Anyway, I've bookmarked your blog and will visit again.

Until then, please accept my thoughts and prayers. God bless you.

Anonymous said...

Thank you for your service.

Semper Fi!

Anonymous said...

Richard:

I read this recently-

If Bush walked on water the legacy media would headline "Bush cannot swim"

MCPO Airdale said...

The improvements out of Natick, Mass. continue to impress. Thanks for the straight skinny.

Keep your head on a swivel and your butt down!

Anonymous said...

Im glad you are happy with your armor and I hope you never need it :)


Thanks for your service!

Dee said...

Thanks so much for telling us the troop. We're praying for you guys over here.

Anonymous said...

It is a good thing that birds can't read. Otherwise, the NYT would not even be good enough to line the bottoms of bird cages.

The "hoisted into my Humvee" line was-laugh out loud-funny. Thanks for the job you are doing and for your blog.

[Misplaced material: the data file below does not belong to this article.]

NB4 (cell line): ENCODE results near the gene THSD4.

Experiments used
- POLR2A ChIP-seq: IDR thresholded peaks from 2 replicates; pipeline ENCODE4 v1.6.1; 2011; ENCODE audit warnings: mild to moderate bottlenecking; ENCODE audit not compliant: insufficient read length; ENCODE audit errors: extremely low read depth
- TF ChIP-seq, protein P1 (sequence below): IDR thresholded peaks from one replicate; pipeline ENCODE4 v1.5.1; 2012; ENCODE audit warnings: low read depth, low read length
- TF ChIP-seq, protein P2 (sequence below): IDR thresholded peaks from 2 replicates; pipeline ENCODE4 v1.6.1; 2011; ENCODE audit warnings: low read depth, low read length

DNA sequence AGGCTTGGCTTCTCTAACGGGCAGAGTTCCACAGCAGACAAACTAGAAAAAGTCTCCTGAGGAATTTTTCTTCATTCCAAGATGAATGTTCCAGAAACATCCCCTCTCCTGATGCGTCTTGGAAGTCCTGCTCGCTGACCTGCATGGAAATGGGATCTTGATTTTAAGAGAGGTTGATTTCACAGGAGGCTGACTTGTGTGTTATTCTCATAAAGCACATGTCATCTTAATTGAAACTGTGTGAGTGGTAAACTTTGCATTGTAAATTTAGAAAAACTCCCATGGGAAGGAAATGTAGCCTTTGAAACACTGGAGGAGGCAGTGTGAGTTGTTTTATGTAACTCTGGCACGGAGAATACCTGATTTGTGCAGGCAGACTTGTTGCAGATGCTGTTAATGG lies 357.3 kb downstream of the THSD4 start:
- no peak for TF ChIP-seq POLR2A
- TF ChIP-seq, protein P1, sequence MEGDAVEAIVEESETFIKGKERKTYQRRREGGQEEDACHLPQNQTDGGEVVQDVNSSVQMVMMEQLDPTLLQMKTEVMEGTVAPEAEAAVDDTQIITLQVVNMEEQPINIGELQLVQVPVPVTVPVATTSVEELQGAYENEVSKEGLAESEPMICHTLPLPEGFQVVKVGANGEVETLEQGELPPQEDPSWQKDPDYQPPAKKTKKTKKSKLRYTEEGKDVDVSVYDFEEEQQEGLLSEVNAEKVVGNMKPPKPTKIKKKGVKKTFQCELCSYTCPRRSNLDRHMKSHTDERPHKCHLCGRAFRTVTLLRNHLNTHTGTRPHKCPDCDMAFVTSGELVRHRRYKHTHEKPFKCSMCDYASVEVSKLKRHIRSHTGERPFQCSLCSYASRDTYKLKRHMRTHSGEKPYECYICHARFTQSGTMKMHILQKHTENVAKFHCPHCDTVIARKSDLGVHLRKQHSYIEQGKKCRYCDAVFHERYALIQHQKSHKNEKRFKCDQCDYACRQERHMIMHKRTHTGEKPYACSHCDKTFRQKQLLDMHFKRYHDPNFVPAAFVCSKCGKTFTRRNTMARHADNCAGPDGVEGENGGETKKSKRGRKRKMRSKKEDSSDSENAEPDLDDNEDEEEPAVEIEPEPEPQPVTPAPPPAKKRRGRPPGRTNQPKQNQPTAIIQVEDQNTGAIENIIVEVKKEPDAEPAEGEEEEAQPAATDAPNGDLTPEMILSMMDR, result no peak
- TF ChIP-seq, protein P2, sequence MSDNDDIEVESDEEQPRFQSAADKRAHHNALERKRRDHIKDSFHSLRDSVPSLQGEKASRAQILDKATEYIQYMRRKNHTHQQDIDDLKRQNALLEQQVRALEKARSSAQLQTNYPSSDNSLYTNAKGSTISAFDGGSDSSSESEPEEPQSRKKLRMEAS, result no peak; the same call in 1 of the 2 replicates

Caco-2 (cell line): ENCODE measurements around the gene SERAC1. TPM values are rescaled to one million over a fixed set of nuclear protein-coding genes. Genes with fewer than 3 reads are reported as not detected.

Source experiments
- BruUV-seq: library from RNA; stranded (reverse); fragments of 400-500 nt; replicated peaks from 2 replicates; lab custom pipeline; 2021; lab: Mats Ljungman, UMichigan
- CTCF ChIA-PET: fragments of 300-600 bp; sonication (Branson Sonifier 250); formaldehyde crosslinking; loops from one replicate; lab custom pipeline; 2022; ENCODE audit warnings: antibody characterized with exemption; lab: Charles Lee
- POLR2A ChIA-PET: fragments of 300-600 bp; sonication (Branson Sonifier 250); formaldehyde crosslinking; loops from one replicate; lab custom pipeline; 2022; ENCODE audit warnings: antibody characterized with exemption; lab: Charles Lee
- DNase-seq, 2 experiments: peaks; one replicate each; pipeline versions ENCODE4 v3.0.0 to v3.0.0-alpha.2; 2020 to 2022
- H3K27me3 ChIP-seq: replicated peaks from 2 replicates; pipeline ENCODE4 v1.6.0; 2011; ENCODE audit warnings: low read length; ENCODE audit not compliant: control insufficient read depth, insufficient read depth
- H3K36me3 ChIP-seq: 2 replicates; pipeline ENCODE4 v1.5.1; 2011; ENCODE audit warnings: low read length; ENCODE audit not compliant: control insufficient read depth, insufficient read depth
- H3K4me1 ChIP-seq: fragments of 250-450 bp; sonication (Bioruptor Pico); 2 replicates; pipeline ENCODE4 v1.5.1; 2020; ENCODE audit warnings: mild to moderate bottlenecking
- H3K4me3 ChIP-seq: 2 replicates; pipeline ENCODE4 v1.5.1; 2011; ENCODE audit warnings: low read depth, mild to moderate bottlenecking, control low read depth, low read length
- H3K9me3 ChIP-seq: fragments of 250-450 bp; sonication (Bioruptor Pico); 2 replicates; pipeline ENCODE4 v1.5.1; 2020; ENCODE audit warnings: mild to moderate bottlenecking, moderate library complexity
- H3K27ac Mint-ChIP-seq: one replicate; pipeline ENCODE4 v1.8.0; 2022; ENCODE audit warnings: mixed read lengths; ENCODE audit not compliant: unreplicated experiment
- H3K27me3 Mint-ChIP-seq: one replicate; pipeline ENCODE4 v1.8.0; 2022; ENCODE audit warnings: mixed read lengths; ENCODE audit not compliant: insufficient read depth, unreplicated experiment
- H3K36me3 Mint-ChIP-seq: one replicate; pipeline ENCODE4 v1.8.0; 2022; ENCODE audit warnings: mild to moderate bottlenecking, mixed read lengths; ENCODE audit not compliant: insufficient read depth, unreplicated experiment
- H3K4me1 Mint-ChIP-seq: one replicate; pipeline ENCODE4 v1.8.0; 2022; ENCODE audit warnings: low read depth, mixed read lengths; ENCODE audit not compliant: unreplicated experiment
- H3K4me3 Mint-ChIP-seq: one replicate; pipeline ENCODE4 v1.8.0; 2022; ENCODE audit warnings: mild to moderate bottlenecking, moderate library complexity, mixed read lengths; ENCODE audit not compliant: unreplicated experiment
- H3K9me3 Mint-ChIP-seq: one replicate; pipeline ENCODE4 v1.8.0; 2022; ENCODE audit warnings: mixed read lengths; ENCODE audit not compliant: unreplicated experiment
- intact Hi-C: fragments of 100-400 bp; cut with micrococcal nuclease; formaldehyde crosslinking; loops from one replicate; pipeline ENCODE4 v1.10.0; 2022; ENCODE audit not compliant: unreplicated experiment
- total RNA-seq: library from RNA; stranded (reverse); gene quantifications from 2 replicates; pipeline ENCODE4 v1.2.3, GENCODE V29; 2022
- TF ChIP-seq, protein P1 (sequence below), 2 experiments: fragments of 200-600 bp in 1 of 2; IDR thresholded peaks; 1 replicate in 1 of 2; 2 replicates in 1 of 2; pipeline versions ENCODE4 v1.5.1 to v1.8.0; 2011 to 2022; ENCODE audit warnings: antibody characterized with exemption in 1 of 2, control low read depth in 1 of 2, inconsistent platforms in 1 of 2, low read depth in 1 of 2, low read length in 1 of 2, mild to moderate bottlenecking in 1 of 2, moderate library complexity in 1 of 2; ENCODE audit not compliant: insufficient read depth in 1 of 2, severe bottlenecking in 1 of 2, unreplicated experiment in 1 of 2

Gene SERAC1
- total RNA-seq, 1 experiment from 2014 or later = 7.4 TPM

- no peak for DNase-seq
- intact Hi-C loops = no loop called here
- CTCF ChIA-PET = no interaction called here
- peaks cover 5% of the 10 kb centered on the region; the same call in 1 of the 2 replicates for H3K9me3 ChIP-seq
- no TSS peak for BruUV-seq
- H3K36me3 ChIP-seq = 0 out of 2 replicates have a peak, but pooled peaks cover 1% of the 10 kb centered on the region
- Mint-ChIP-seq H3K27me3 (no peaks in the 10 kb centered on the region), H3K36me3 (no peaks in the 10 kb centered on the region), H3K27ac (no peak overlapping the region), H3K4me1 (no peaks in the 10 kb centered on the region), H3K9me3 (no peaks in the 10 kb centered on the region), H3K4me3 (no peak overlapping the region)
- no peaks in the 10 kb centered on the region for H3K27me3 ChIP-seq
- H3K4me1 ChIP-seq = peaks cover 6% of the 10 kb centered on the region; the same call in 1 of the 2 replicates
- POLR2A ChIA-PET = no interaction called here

Yvonne

Ron said...

Hey Mustang09...

Found the link to you on Mudville... wish I had known of your blog prior - you're a fine writer!

Wish too, that I could somehow help your wife and kids with a visit now and then.

I've a nephew over there in the thick of it in Anbar - gunner on one of the Bradleys (numbered, with a 13 - believe it or not..) and from what I hear of his exploits, one of the best they have. I don't get to see his wife and little girl too often - but my brother is keeping them safe and well fed.

Thanks for keeping us informed of what you are doing, and glad to hear that you've only six more months to go. I thank God for you and those with you - and so do, I believe, most Iraqis.